Brining is mostly used on cheeses that have short aging period.
Certain cheeses, like feta and Gouda, are not salted before pressing. Instead they are place into a brine bath after pressing.
Many cheeses also require brining after pressing.
Cool your cheese down before brining; a warm cheese will absorb more salt hence making it saltier than expected.
Now that you know this very important tip, this is how you make brine…
How to Make Saturated Brine for Cheeses
Here’s what you need:
- 2.25 pounds cheese salt
- 1 gallon non chlorinated water
- 1 tablespoon of calcium chloride
- 1 teaspoon of white vinegar
Recommended Cheese Salt
- CHEESE MAKING SALT: This non-iodized, additive free Sea Salt is ideal for homemade cheese makers and cheese making kits.
- EASY DISSOLVE: This fine grain, flaky sea salt dissolves easily and is porous compared to traditional processed salt helping absorption and dilution rates.
- SOFT CHEESE & HARD CHEESE BRINE: As a natural preservative, salt helps prepare cheese for aging and is important in a number of cheesemaking steps: it adds to the flavor of the cheese, it helps to dry the curds during draining by controlling moisture and causing the curds to shrink, it is essential in the development of a good rind, and will help in brines.
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Recommended Calcium Chloride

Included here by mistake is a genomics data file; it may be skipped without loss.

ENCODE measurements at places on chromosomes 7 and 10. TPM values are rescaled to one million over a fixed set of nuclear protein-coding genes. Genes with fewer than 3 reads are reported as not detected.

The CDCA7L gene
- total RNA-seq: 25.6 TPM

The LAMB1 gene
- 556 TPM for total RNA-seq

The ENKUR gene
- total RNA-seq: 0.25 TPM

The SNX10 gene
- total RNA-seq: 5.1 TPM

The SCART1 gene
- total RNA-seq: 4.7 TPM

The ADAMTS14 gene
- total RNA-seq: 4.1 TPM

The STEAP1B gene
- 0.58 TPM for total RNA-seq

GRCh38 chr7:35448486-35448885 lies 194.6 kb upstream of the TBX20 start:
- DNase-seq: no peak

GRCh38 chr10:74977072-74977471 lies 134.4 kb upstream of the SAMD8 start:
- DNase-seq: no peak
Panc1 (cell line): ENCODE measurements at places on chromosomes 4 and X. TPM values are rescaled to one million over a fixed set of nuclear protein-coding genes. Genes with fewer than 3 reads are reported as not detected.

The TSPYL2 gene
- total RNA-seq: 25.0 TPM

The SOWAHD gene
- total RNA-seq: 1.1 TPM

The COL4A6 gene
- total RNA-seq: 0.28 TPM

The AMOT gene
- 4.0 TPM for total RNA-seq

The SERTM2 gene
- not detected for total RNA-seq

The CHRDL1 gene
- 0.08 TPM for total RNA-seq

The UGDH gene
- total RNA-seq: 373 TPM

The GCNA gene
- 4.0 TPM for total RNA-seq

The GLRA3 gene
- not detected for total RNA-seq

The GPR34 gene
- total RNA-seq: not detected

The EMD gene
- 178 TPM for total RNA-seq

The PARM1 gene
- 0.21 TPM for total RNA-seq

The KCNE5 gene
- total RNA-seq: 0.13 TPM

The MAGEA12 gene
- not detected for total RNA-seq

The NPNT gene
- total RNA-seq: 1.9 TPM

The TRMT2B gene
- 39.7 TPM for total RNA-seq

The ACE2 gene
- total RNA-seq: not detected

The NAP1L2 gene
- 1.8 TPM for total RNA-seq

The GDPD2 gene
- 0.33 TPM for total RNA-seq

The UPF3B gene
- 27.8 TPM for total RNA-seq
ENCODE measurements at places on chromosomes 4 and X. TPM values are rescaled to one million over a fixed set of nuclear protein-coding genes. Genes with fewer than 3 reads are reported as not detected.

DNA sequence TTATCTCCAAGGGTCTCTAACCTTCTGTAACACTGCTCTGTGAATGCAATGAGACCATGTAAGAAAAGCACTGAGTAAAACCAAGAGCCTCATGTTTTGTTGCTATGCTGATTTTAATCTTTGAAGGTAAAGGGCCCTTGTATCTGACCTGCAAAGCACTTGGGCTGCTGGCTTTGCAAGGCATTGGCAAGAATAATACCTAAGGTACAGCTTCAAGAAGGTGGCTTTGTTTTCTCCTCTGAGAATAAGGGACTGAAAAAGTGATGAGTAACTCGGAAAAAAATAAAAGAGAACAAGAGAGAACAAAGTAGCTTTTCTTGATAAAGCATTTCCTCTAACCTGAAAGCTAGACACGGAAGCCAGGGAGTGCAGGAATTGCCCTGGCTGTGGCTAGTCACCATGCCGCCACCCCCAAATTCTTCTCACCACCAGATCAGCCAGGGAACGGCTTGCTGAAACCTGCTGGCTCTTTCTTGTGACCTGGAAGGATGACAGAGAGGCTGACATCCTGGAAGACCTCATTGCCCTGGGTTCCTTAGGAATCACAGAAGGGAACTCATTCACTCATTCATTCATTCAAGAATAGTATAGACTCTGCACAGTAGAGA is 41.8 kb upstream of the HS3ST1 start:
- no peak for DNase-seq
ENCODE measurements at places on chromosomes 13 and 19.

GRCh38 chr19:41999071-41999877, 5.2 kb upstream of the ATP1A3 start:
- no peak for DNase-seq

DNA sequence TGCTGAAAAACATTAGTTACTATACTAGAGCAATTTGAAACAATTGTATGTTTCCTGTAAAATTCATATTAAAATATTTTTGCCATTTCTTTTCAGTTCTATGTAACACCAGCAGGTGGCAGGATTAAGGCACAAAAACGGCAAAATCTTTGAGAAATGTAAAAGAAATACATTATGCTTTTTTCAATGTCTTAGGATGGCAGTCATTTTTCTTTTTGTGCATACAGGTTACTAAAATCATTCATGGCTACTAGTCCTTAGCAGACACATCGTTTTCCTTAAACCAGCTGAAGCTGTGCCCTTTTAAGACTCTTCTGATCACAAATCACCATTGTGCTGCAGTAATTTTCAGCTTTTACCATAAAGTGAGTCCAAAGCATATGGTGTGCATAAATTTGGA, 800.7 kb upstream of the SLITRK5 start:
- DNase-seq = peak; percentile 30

- Calcium Chloride will help with store bought milk and goats milk to give a firmer setting curd for easier cutting in the making of hard cheeses.
- One ounce contains enough Calcium Chloride for 24 gallons of milk.
- Do not use Calcium Chloride when making Mozzarella. It will keep the curds from stretching.
- Combine everything in a large nonreactive pan and bring to medium heat.
- Gradually to a boil and stir slowly until salt dissolves completely.
- Cool and store in a glass jar and put it in a refrigerator. It can last up to 2 years.
Did you know?
Good brine gets better with time. At the start, try not not to exceed 2 years or it may become too cloudy. However, if you filter properly, good brine can last for a very long time!
How to Use and Store Saturated Brine
During bath, brine loses its salt to the cheese and may be contaminated with undesirable bacteria over time hence it is crucial to use and store it properly:
- After a brine bath, bring the water to a boil again and add more cheese salt. Stir gently until salt are completely dissolved in the water.
- If the water gets cloudy, filter it through butter muslin and boil for 10 minutes.
- Make sure the water is cooled down before using again.
How to Make Light Brine for Cheeses
A light brine is mainly used on the outer-area of aging cheeses when unwanted mold appears on the surface.
Making light brine is easy and this is how you do it:
- Add 1 cup of non chlorinated water
- Add 1 tablespoon of cheese salt
- Combine everything together in a small jar
- Stir slowly until salt is completely dissolved
How much salt you need really depends on the type of cheese you are making.
The cheese and the brine should be in the 50 to 55°F range (or 10 to 13°C) and they should have the same pH level.
Cheesemaking Articles You Might be Interested:
- What to Do With Leftover Whey After Draining?
- What is Affinage in Cheesemaking? (RIPENING)
- The Amount of Milk Required to Make Cheese
- What is Rennet in Cheesemaking?
Last update on 2021-06-25 / Affiliate links / Images from Amazon Product Advertising API